MEGIN Truix neo
In November, Janne Huhtala, CEO of MEGIN, spoke about the future innovation of MEG technology at a neuroscience conference in Buenos Aires, the N20 Summit. Huhtala addressed how the use of functional brain imaging with MEG has impacted patient care and led to translational research of challenging neurological conditions. “The focus of the conference aligns with our corporate goals of innovating MEG technology and we look forward to supporting the clinical community in search of ways to better understand how the brain is connected, said Huhtala.”
“MEG is a great technology that has been neglected for years,” said Dr. Babak Kateb, chairman of the meeting and head of the Society for Brain Mapping & Therapeutics. “Our patients have been deprived access to this technology for decades. It is refreshing to see MEGIN has a convincing strategic plan to make this technology as prevalent and accessible as MRI.
A few months earlier, in September, Le Bonheur Childrens Hospital in Memphis, Tennessee, became the first hospital in the world to install TRIUX neo. Le Bonheur Childrens has a world-class neuroscience program. They are leaders in implementing innovative technologies that translate to better care and improved outcomes, said Huhtala. We are honored to be working with their amazing team of clinicians and researchers as we look to expand the clinical impact of our technology.
TRIUX neo can detect and localize neural events that are generated in the brain with millimeter accuracy and millisecond resolution. When this information is merged with structural MRI imaging, it provides a view to critical areas of the brain such as those areas responsible for the ability to see, talk, or move. Using this kind of information can confirm a diagnosis when other imaging modalities are inconclusive, thereby increasing the accuracy of surgical intervention and minimizing risk of neurological deficit, the company said.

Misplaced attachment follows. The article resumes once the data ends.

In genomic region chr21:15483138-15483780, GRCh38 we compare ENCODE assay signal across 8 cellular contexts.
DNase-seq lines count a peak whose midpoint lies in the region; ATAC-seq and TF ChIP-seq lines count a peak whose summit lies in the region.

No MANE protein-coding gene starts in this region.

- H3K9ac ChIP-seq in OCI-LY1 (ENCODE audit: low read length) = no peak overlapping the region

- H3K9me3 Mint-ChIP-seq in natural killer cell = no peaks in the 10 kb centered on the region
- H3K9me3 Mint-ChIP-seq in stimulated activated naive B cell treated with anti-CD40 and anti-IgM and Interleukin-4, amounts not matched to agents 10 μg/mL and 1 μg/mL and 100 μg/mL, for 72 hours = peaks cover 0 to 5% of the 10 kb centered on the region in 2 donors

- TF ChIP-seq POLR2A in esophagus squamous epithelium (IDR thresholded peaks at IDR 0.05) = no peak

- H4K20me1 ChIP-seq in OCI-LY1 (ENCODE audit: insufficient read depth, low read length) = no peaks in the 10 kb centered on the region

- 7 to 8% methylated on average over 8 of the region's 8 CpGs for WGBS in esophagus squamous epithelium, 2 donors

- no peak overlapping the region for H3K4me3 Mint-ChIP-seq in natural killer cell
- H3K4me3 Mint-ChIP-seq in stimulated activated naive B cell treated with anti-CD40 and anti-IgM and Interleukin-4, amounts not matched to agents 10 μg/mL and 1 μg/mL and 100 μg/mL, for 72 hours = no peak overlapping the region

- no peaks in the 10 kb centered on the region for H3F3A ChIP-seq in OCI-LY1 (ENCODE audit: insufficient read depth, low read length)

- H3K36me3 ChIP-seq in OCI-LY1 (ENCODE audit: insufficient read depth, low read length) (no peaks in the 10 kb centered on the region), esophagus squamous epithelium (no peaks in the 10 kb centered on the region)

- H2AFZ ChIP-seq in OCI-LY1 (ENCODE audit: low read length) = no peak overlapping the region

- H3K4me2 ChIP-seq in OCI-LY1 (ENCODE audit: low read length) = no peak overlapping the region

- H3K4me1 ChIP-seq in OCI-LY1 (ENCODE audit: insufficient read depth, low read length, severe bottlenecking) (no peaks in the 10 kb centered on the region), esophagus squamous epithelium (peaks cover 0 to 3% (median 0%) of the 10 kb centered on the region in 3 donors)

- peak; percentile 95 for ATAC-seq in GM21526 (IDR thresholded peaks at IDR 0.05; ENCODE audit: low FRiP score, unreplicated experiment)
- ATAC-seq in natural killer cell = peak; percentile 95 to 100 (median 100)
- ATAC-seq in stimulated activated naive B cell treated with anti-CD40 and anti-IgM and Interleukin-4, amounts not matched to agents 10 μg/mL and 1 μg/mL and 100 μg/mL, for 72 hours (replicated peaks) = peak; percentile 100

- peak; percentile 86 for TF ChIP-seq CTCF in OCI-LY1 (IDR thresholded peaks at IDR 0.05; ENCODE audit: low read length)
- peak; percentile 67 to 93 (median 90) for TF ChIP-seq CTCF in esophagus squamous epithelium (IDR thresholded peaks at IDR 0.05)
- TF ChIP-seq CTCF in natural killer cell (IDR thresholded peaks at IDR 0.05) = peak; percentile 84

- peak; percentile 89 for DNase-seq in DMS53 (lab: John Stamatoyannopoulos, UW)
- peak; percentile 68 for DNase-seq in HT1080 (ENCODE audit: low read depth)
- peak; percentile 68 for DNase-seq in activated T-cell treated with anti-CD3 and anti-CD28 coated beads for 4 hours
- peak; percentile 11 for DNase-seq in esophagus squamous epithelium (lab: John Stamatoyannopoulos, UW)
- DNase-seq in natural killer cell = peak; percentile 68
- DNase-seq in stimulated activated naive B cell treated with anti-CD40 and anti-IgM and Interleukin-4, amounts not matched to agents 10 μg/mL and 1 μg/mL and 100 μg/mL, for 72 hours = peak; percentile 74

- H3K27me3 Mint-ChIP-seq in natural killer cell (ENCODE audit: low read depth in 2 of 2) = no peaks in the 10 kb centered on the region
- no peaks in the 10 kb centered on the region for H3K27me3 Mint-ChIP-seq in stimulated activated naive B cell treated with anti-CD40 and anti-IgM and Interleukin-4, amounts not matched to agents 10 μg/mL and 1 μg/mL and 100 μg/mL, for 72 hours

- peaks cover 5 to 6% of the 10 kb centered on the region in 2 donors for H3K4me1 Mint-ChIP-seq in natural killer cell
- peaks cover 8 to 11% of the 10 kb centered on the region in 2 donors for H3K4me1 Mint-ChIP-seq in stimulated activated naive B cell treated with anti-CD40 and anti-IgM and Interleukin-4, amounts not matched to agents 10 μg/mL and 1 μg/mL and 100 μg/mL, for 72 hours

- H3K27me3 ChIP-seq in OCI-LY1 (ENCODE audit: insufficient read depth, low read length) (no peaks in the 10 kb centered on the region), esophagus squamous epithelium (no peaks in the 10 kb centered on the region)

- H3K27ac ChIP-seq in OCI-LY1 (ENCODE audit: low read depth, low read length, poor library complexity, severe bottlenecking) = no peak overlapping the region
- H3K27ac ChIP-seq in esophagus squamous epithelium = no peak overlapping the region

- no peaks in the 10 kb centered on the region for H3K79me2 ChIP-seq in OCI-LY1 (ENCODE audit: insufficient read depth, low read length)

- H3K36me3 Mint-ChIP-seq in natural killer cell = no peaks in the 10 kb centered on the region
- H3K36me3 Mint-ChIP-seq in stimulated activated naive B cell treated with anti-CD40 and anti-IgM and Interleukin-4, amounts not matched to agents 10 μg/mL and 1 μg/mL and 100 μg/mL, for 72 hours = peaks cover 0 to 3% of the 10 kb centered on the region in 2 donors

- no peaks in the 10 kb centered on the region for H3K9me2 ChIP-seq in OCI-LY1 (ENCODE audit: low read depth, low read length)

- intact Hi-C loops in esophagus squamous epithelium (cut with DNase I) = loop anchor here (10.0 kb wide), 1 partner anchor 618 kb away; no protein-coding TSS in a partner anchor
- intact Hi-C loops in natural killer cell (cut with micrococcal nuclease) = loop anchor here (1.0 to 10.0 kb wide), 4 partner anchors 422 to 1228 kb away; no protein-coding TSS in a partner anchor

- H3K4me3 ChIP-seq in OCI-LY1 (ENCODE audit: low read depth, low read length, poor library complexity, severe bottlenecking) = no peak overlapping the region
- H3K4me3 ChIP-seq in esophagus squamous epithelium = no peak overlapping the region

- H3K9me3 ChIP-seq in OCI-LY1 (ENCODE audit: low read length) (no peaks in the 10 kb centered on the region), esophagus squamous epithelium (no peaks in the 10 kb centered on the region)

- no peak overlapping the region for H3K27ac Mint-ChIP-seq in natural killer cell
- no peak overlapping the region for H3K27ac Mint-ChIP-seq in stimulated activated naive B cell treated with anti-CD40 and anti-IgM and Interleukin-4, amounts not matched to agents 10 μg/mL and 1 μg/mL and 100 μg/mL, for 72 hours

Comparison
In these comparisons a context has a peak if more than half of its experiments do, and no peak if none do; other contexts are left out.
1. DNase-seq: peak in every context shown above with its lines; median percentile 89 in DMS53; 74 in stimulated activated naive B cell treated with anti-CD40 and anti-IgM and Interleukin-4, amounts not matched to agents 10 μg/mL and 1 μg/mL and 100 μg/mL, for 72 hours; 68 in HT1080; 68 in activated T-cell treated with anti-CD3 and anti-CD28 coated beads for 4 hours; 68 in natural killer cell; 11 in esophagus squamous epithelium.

We provide excellent care to children with neurologic diagnoses using advanced technology, clinical expertise and state-of-the-art facilities. As one of the nations best pediatric neuroscience programs according to U.S. News & World Report, we are looking forward to incorporating this new technology, said James Wheless, MD, chief of Pediatric Neurology for the University of Tennessee Health Science Center and co-director of Le Bonheurs Neuroscience Institute.
Using MEG, we determine the focus of seizures and can map sensory and motor areas, said Frederick Boop, MD, chair of the department of neurosurgery for the University of Tennessee Health Science Center and co-director of the Neuroscience Institute. This has allowed us to perform brain surgery in children more safely and with fewer complications. It has also allowed us to extend our surgical capabilities in children with epilepsy to those who might not have been recognized as surgical candidates in the past. This new technology will help us continue this important work.